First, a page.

Petroleum Firms Push Back Against Gov. Newsom Smearing Them as “Greedy” after Proposing Windfall Tax
“From the perspective of a refiner and fuel supplier, California is the most challenging market to serve in the United States….”
I have been wondering when America’s petroleum companies would begin vigorously pushing back against green justice inanity and the politicians who promote it.
It appears that the time is now. As I noted in my previous post, California Gov. Gavin Newsom proposed a windfall tax on the oil companies as gasoline prices in the state surge. He called the oil companies “greedy” in a Twitter tirade.
Here are the facts: Crude oil prices are DOWN. And yet…gas prices are up. That’s because greedy oil companies are ripping you off.
They are raking in record profits at your expense.
I’m calling for a new tax on these corrupt oil companies to put money back in your pocket.
— Gavin Newsom (@GavinNewsom) October 6, 2022
His assertions were devoid of logic and reason. And the thought of gas tax cuts to ease the pain at the pumps was dismissed out-of-hand.
Gas prices have climbed sharply in the last few weeks in California while staying steady or declining elsewhere, resulting in costs per gallon that average about $2.50 higher than in the rest of the country.
“Nothing justifies these outrageous and unconscionable prices,” he said.
A new tax would require a two-thirds vote from the Legislature. Republicans have already come out in opposition, calling instead for the state to cut the gas tax — an idea Newsom quickly rejected because there’s no guarantee the savings would be passed on to consumers.
“This is just price gouging,” Newsom said. “They can’t get away with it, they’re fleecing you, they’re taking advantage of you, every single one every single day. Hundreds of millions of dollars a week they’re putting in their pockets.”
Valero’s Vice President of State Government Affairs Scott Folwarkow responded robustly about the regulatory challenges of producing, refining, and distributing fuel in California in the current environment.
Here is a snippet of his letter to Chairman David Hochschild of the California Energy Commission.
…From the perspective of a refiner and fuel supplier, California is the most challenging market to serve in the United States for several additional reasons. California regulators have mandated a unique blend of gasoline that is not readily available outside of the West Coast. California is largely isolated from fuel markets of the central and eastern United States,
California has imposed some of the most aggressive, and thus expensive and limiting, environmental regulatory requirements in the world. California policies have made it difficult to increase refining capacity and have prevented supply projects to lower operating costs of refineries.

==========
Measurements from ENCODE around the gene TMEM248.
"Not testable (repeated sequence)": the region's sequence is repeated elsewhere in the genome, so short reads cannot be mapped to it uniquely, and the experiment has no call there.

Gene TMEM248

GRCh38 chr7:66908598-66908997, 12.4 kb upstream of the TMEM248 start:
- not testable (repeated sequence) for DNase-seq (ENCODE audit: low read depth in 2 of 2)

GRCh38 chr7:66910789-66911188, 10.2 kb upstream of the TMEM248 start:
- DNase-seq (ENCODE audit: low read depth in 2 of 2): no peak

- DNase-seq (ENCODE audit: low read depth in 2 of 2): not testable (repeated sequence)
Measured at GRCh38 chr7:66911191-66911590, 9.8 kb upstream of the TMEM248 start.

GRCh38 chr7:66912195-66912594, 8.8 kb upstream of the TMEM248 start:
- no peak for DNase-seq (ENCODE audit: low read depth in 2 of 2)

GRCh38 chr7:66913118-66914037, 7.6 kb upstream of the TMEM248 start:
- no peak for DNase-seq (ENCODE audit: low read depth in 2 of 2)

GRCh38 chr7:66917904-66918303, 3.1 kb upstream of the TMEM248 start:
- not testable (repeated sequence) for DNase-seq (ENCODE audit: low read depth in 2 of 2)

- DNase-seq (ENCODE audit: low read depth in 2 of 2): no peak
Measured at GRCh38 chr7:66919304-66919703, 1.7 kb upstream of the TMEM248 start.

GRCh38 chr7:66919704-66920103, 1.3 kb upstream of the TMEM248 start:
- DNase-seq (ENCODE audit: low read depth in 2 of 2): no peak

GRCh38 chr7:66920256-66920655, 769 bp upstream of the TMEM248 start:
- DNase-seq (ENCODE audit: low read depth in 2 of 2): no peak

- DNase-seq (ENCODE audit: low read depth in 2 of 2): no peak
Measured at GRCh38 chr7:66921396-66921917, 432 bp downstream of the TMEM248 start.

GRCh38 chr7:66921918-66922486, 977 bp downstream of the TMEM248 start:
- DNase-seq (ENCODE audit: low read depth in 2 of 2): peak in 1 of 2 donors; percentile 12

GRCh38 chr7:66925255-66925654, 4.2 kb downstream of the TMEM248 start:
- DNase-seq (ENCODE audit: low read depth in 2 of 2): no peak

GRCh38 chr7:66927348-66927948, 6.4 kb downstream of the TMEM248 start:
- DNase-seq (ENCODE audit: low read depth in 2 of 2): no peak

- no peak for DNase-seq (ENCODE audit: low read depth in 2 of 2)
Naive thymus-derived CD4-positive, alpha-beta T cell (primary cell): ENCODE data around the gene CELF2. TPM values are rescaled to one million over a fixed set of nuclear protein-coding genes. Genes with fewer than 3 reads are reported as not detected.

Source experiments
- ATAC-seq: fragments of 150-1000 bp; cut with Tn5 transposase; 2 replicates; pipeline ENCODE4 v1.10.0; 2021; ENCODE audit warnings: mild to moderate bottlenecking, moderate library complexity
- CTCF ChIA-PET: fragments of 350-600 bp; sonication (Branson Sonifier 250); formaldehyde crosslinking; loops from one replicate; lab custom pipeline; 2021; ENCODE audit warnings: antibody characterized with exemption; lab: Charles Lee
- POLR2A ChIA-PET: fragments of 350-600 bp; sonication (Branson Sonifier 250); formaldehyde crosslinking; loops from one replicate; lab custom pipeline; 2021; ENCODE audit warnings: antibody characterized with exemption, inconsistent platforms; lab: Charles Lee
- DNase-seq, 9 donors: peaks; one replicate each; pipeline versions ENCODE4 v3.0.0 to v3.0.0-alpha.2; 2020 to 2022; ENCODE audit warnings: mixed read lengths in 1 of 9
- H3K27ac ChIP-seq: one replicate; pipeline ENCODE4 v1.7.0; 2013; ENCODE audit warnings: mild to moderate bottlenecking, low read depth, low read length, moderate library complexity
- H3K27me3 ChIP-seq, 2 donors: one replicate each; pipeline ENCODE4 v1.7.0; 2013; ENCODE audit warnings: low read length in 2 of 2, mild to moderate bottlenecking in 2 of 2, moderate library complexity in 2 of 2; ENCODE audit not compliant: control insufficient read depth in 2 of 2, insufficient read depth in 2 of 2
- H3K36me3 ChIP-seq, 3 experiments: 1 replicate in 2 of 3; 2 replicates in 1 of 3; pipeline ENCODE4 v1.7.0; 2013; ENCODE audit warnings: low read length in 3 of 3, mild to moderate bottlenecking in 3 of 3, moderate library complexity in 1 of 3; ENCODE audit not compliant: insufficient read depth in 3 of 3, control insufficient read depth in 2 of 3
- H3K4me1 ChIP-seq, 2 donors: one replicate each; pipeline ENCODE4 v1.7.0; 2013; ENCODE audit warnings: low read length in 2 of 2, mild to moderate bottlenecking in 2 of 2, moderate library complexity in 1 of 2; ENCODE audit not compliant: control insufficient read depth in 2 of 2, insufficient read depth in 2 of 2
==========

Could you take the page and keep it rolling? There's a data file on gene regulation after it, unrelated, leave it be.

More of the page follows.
We believe the Commission experts understand that California cannot mandate a unique fuel that is not readily unavailable outside of the West Coast and then burden or eliminate California refining capacity and expect to have robust fuel supplies.
Adding further costs, in the form of new taxes or regulatory constraints, will only further strain the fuel market and adversely impact refiners and ultimately those costs will pass to California consumers.
This letter is a brutal indictment of California green tape strangling the oil and gas industry in that state. https://t.co/MB9GHP7Pft
— Ken Gardner (@KenGardner11) October 8, 2022
Folwarkow wasn’t the only one point a finger at California’s green-justice regulatory inanity, either.
Kevin Slagle, spokesman for the Western States Petroleum Assn., called Newsom’s announcement a “political stunt,” saying if Newsom believed this was a crisis he would have called for a special session before the November election.
He also criticized the governor’s package of climate bills passed by the Legislature this year, including mandating health and safety buffer zones around all new oil and gas wells, saying those will put an even greater financial burden on taxpayers.
“It was just over a month ago that the governor and the Legislature got together and imposed a series of mandates and regulations that will cost Californians a record $54 billion. These are the types of actions that can drive consumer costs way up,” Slagle said. “A better use of the special session would be to take a hard look at decades of California energy policy and what they mean to consumers and our economy.”
Another petroleum industry official also noted foreign oil companies would not be paying the proposed tax.
CEO Rock Zierman of the California Independent Petroleum Association trade group added that foreign oil producers supplying ever more crude to the state would pay no taxes under Newsom’s plan.
Frankly, if Newsom doesn’t appreciate the oil business, perhaps it is time for petroleum companies to close down entirely and move to a state with as much oil but less attitude.DONATE
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